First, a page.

New Media outlets are sometimes called aggregators, as bloggers gather up links and presents them in “their” news blogs (of course, most of the substantive links, the ones you regularly trust, go back to Old Media stories). The great papers were once aggregators of another kind, Kaiser said. They collected readers from a variety of backgrounds and gave them a common cultural identity. Everybody read about the JFK assassination or the first man on the moon. Now, the specialization of many New Media outlets fragments the audience, to the detriment of a sense of national culture (and forget about consensus). The papers also aggregated talent: Smart, young journalists wanted to work for the biggies, and they learned from smart old journalists and tried to keep some professional standards (in theory, anyway). The solitary bloggers are not part of a community, might have an ax to grind, just might not be any good. Some people like the free-for-all nature of it; so what if a little truth gets tossed aside along the way.


David Greenway

Greenway talked about the blurring of opinion and news. Now, I have always argued there is no such thing as objective news, but there is accurate news. The rise of opinion shows on news channels, especially Fox, seems to dampen the call for accuracy as networks put more emphasis on entertainment. On the Internet, Greenway says, the problem is even worse, since there is no gatekeeper of any kind, no concern for checking facts. Yes,  we should get a variety of viewspoints – though I doubt many people who rely solely on the New Media for their news do – but if all the views are just plain wrong, what kind of conclusions can you draw? Pretty ill-informed ones. Greenway sums it up: “Civil discourse is being debased and dumbed down.”


John Yemma - yes, another old (oldish) white guy...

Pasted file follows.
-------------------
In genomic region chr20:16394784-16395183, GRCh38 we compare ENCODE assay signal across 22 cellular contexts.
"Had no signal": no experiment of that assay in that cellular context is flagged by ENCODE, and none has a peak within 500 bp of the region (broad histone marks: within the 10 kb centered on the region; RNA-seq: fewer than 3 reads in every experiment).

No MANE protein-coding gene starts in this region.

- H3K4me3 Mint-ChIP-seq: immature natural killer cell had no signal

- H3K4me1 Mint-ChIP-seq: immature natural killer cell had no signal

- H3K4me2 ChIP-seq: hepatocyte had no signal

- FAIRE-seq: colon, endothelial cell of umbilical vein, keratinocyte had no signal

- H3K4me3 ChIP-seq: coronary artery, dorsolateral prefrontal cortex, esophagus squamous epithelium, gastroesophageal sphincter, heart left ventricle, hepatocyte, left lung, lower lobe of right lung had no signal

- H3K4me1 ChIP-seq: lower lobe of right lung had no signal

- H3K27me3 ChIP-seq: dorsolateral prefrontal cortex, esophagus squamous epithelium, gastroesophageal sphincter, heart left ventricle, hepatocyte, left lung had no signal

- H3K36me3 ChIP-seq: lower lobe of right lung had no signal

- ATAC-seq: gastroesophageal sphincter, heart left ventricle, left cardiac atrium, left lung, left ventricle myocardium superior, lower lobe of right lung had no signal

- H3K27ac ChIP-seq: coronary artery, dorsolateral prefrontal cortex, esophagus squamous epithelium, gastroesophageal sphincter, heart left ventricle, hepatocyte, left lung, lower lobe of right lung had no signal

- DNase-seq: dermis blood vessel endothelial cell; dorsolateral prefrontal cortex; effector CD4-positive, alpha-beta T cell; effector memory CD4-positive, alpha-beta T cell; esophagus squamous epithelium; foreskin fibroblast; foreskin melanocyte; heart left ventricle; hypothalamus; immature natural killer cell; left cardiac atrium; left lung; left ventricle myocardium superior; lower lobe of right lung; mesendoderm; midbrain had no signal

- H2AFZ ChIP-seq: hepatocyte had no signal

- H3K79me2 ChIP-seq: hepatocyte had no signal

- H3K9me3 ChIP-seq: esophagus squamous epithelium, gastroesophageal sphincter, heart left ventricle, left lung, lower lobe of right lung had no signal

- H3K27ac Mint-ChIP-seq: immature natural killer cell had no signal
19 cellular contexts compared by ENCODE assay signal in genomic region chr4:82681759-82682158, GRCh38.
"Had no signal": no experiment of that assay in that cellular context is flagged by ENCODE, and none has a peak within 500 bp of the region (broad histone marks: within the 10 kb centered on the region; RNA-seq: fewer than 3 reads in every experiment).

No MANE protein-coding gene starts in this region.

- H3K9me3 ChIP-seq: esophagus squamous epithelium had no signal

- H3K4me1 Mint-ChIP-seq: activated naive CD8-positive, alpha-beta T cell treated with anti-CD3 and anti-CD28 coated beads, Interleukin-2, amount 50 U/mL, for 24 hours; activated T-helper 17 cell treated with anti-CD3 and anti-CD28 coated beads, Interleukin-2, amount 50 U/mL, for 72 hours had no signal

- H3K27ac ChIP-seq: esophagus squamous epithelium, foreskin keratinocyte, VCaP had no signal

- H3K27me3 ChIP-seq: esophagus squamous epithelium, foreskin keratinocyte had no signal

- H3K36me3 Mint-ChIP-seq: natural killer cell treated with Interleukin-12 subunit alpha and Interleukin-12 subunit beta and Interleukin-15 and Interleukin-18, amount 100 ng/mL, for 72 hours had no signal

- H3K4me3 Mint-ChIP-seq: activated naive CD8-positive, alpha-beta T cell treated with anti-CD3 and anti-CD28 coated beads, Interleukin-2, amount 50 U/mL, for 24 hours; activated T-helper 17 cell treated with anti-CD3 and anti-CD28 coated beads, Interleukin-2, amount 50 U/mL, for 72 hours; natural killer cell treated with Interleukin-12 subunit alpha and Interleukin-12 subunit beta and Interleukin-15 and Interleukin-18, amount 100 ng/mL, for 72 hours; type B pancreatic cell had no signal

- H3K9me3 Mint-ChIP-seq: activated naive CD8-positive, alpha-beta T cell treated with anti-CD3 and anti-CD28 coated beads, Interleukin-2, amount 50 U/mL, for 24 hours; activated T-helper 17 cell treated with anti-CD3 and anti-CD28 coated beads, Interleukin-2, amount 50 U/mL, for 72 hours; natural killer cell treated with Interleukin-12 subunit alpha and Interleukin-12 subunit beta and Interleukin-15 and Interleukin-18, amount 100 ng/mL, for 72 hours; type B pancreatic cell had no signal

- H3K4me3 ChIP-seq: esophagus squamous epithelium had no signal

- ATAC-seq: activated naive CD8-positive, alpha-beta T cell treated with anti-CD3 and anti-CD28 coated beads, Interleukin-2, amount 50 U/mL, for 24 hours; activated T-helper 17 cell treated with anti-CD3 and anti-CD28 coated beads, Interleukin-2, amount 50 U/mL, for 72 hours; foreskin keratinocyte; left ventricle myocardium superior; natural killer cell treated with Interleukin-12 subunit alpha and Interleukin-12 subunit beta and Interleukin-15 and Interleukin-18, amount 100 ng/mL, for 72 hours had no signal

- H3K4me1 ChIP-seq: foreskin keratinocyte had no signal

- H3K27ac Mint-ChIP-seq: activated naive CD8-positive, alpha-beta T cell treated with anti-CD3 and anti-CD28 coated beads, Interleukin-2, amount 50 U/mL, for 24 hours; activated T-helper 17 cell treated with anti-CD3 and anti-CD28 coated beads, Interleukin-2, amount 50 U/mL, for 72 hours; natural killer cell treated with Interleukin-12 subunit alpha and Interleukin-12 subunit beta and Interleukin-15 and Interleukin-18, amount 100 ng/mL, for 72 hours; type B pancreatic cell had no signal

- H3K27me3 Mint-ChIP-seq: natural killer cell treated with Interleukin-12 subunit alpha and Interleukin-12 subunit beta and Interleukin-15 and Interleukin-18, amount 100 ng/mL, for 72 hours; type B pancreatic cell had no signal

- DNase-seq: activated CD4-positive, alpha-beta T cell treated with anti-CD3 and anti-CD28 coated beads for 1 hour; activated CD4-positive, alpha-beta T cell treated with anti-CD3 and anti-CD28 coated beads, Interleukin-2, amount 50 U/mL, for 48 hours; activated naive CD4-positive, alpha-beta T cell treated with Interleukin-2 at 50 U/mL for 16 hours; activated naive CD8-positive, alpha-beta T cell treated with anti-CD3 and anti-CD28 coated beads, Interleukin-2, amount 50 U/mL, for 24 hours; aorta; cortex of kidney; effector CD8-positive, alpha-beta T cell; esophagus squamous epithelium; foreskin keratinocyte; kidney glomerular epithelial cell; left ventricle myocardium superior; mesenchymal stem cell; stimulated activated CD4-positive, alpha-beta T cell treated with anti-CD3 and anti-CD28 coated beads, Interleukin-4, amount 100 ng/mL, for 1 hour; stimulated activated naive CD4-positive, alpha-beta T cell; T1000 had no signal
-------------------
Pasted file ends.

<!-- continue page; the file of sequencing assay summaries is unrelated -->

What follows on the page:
Yemma approached the subject form a different angle. The CSM, in the name of cost cutting, has stopped printing its daily paper (a “green” decision as well) and put almost all its content on the Web. (Yes, even a non-profit news organization has to think about losing less money.) And who knows, Yemma says, online ads and some subscription services could even make a profit for the Monitor. Yemma says web traffic is up, though story word counts are down (folks can buy the CSM’s weekly newsmagazine for deeper analysis of key events), and he trumpets the up-to-the-minute nature of the e-paper, something that has made the Post’s and Times’s websites popular too. But those are Old Media newsgathers using modern tools; it’s not really New Media.

The CSM approach may or may not be a model for others in the Old Media. Other alternatives include the non-profit, independent online “newspapers” that are popping up, with income (usually from grants and the like) paying real reporters to cover local events. New Haven has one, among other cities. But again, for the national stories, the foreign, the deep investigative reports, you need the funding a large corporation provides.